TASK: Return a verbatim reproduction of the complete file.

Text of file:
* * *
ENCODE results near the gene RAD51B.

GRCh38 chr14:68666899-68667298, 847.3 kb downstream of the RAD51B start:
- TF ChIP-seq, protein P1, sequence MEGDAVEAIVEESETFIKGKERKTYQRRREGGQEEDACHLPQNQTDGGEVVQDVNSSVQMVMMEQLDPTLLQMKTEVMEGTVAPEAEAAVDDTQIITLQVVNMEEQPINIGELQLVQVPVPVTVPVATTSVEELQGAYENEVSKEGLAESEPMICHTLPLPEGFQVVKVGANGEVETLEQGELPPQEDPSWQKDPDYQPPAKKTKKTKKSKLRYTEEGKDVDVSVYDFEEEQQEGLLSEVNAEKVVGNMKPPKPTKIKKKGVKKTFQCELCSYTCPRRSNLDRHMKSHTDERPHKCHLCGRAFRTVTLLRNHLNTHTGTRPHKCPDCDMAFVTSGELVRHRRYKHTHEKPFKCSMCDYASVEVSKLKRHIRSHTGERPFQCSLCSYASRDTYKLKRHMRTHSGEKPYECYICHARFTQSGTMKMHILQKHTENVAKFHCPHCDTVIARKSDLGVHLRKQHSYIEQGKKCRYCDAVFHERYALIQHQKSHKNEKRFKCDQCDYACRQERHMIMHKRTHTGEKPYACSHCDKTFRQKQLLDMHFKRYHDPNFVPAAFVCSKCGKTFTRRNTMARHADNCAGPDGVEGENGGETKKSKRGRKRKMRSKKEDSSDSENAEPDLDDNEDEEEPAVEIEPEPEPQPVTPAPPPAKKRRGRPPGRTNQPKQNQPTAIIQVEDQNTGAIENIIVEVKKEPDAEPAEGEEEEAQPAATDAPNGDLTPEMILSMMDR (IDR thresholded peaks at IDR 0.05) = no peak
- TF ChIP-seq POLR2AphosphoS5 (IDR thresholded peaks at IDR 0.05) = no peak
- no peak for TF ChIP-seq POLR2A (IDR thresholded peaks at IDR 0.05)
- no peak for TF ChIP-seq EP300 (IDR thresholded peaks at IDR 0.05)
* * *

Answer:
ENCODE results near the gene RAD51B.

GRCh38 chr14:68666899-68667298, 847.3 kb downstream of the RAD51B start:
- TF ChIP-seq, protein P1, sequence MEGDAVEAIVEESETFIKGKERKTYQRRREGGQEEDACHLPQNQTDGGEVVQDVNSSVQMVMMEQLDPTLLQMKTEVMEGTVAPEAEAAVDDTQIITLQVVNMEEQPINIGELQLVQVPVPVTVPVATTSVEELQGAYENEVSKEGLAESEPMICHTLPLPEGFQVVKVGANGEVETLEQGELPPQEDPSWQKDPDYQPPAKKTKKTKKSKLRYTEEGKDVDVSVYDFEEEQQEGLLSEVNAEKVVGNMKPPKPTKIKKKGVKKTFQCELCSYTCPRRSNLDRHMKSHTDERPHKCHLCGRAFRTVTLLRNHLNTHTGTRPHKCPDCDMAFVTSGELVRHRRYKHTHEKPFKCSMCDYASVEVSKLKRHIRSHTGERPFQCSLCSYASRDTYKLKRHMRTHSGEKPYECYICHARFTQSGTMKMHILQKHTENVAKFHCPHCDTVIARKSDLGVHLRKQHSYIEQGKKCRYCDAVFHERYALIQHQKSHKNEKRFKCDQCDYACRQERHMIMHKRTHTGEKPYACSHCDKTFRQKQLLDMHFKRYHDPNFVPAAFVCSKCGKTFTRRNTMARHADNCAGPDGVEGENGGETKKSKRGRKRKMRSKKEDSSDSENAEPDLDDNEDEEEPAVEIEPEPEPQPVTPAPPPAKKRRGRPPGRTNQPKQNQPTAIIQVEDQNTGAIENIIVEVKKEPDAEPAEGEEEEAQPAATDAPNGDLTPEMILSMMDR (IDR thresholded peaks at IDR 0.05) = no peak
- TF ChIP-seq POLR2AphosphoS5 (IDR thresholded peaks at IDR 0.05) = no peak
- no peak for TF ChIP-seq POLR2A (IDR thresholded peaks at IDR 0.05)
- no peak for TF ChIP-seq EP300 (IDR thresholded peaks at IDR 0.05)